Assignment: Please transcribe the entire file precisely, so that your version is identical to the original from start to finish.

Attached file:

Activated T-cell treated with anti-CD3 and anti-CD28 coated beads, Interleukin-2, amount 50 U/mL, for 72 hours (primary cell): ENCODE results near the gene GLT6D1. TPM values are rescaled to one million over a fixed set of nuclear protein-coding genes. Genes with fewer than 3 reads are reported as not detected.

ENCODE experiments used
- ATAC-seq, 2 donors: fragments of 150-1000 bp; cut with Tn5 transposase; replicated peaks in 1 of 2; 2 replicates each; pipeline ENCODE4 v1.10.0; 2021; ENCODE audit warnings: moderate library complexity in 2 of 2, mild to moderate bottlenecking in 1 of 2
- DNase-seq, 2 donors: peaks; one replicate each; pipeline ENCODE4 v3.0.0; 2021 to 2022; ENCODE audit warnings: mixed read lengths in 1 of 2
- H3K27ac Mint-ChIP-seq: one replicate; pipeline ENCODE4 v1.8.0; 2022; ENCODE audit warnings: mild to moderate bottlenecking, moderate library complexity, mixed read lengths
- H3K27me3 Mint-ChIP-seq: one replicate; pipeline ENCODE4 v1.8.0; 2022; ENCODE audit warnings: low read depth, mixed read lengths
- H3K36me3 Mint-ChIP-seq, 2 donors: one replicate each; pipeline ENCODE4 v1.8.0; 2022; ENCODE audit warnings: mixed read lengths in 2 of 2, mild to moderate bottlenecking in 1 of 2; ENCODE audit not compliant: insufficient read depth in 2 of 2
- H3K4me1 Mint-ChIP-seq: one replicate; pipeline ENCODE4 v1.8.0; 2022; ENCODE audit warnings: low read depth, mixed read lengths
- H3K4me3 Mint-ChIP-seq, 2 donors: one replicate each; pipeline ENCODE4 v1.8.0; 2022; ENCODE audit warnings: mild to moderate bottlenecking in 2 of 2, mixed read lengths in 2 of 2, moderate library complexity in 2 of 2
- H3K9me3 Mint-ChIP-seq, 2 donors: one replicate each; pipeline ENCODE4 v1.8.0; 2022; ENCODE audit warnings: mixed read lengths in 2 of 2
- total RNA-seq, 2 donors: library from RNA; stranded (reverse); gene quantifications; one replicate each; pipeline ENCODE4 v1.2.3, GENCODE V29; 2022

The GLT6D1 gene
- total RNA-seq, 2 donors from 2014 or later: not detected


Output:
Activated T-cell treated with anti-CD3 and anti-CD28 coated beads, Interleukin-2, amount 50 U/mL, for 72 hours (primary cell): ENCODE results near the gene GLT6D1. TPM values are rescaled to one million over a fixed set of nuclear protein-coding genes. Genes with fewer than 3 reads are reported as not detected.

ENCODE experiments used
- ATAC-seq, 2 donors: fragments of 150-1000 bp; cut with Tn5 transposase; replicated peaks in 1 of 2; 2 replicates each; pipeline ENCODE4 v1.10.0; 2021; ENCODE audit warnings: moderate library complexity in 2 of 2, mild to moderate bottlenecking in 1 of 2
- DNase-seq, 2 donors: peaks; one replicate each; pipeline ENCODE4 v3.0.0; 2021 to 2022; ENCODE audit warnings: mixed read lengths in 1 of 2
- H3K27ac Mint-ChIP-seq: one replicate; pipeline ENCODE4 v1.8.0; 2022; ENCODE audit warnings: mild to moderate bottlenecking, moderate library complexity, mixed read lengths
- H3K27me3 Mint-ChIP-seq: one replicate; pipeline ENCODE4 v1.8.0; 2022; ENCODE audit warnings: low read depth, mixed read lengths
- H3K36me3 Mint-ChIP-seq, 2 donors: one replicate each; pipeline ENCODE4 v1.8.0; 2022; ENCODE audit warnings: mixed read lengths in 2 of 2, mild to moderate bottlenecking in 1 of 2; ENCODE audit not compliant: insufficient read depth in 2 of 2
- H3K4me1 Mint-ChIP-seq: one replicate; pipeline ENCODE4 v1.8.0; 2022; ENCODE audit warnings: low read depth, mixed read lengths
- H3K4me3 Mint-ChIP-seq, 2 donors: one replicate each; pipeline ENCODE4 v1.8.0; 2022; ENCODE audit warnings: mild to moderate bottlenecking in 2 of 2, mixed read lengths in 2 of 2, moderate library complexity in 2 of 2
- H3K9me3 Mint-ChIP-seq, 2 donors: one replicate each; pipeline ENCODE4 v1.8.0; 2022; ENCODE audit warnings: mixed read lengths in 2 of 2
- total RNA-seq, 2 donors: library from RNA; stranded (reverse); gene quantifications; one replicate each; pipeline ENCODE4 v1.2.3, GENCODE V29; 2022

The GLT6D1 gene
- total RNA-seq, 2 donors from 2014 or later: not detected